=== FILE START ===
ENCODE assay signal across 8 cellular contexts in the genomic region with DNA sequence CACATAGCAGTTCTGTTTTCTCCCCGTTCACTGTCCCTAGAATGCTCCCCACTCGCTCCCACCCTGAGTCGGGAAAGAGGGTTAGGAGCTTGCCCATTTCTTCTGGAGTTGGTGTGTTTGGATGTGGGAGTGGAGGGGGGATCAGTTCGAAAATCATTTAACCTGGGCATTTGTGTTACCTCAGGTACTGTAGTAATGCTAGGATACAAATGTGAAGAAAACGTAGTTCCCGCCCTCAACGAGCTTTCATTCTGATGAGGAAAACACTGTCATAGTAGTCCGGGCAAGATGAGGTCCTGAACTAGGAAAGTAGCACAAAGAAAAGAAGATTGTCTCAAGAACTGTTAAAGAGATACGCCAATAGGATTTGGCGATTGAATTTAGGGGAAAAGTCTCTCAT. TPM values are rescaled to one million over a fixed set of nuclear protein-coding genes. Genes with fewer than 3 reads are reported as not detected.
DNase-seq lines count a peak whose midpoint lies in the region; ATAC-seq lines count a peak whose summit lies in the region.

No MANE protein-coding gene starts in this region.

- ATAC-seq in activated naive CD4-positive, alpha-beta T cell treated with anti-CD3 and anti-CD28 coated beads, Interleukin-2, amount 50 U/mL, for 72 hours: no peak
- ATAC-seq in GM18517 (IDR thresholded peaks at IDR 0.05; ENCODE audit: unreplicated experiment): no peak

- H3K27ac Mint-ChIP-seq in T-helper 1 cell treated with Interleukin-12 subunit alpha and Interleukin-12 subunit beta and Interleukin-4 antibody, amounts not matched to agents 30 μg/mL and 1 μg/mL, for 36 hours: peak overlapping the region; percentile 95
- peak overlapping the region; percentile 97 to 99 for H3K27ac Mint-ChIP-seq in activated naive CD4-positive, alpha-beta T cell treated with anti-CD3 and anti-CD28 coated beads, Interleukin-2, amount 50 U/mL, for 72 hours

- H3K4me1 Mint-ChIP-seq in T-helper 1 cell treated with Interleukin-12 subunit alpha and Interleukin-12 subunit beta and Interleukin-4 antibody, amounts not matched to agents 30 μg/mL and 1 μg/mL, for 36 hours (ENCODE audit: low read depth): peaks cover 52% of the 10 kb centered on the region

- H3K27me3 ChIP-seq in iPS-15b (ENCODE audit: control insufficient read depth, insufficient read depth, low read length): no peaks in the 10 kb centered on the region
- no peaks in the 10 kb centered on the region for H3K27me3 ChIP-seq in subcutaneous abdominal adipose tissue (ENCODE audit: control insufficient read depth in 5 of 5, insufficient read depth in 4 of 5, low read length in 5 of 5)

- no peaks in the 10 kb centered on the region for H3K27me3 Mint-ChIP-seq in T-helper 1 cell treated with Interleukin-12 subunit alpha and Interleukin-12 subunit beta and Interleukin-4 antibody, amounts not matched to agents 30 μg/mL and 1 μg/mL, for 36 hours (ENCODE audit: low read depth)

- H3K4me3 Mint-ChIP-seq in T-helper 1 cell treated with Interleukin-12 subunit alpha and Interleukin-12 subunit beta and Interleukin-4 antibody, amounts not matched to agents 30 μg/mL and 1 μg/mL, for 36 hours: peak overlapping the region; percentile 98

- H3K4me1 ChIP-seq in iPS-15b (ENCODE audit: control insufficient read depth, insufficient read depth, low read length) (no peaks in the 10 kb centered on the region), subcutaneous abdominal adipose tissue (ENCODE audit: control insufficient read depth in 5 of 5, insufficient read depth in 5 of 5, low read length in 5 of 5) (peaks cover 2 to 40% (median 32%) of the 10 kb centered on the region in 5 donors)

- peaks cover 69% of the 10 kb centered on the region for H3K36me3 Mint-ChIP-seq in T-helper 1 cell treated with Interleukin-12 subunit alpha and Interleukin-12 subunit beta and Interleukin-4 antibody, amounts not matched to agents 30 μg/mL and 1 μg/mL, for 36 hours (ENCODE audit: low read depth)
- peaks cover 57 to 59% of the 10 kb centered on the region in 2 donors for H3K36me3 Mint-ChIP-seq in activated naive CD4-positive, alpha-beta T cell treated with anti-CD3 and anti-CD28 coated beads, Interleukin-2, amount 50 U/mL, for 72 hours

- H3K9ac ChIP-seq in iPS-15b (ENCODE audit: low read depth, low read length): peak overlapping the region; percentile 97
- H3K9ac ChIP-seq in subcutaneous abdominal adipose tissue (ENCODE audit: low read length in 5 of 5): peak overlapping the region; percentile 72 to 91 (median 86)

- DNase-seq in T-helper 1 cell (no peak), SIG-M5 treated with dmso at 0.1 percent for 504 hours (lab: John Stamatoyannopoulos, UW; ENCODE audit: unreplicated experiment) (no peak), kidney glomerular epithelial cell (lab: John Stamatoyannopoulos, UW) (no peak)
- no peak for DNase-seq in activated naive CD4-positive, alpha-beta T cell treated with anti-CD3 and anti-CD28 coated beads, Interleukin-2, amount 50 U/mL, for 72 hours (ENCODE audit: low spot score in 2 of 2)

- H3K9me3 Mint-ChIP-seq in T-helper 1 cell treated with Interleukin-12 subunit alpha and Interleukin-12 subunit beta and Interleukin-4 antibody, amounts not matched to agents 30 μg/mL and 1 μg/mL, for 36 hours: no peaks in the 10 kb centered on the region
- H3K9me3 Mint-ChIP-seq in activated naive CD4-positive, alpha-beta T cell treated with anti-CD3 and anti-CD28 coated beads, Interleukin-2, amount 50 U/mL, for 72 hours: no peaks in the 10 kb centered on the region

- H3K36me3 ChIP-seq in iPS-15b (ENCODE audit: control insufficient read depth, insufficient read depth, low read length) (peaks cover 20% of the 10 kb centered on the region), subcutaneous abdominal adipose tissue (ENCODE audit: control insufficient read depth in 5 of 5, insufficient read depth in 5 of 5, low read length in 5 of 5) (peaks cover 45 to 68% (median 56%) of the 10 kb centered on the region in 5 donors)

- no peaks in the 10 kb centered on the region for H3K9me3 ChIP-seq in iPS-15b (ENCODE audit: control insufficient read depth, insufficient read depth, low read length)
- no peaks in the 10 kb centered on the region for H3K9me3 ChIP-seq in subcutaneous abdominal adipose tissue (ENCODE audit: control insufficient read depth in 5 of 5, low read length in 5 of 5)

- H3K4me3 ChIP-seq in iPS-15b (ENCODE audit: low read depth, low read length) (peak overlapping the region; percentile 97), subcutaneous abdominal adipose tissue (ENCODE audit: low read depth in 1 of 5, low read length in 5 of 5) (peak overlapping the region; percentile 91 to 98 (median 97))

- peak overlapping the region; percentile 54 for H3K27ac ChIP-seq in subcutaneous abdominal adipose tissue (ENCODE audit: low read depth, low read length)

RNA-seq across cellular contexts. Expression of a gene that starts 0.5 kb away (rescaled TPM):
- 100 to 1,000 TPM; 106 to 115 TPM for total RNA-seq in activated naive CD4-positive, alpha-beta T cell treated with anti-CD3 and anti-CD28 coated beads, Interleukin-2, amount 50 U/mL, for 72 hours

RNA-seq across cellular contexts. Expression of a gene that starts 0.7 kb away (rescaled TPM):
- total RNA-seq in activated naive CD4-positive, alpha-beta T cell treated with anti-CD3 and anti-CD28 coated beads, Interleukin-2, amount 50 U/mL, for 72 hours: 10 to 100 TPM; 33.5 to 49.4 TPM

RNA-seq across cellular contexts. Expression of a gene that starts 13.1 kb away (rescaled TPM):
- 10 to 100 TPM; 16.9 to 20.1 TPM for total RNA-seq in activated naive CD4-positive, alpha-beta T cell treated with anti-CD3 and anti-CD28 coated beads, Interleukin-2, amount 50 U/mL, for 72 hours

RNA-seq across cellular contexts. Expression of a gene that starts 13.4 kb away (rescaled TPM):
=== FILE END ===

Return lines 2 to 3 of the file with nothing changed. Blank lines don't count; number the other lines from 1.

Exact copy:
DNase-seq lines count a peak whose midpoint lies in the region; ATAC-seq lines count a peak whose summit lies in the region.

No MANE protein-coding gene starts in this region.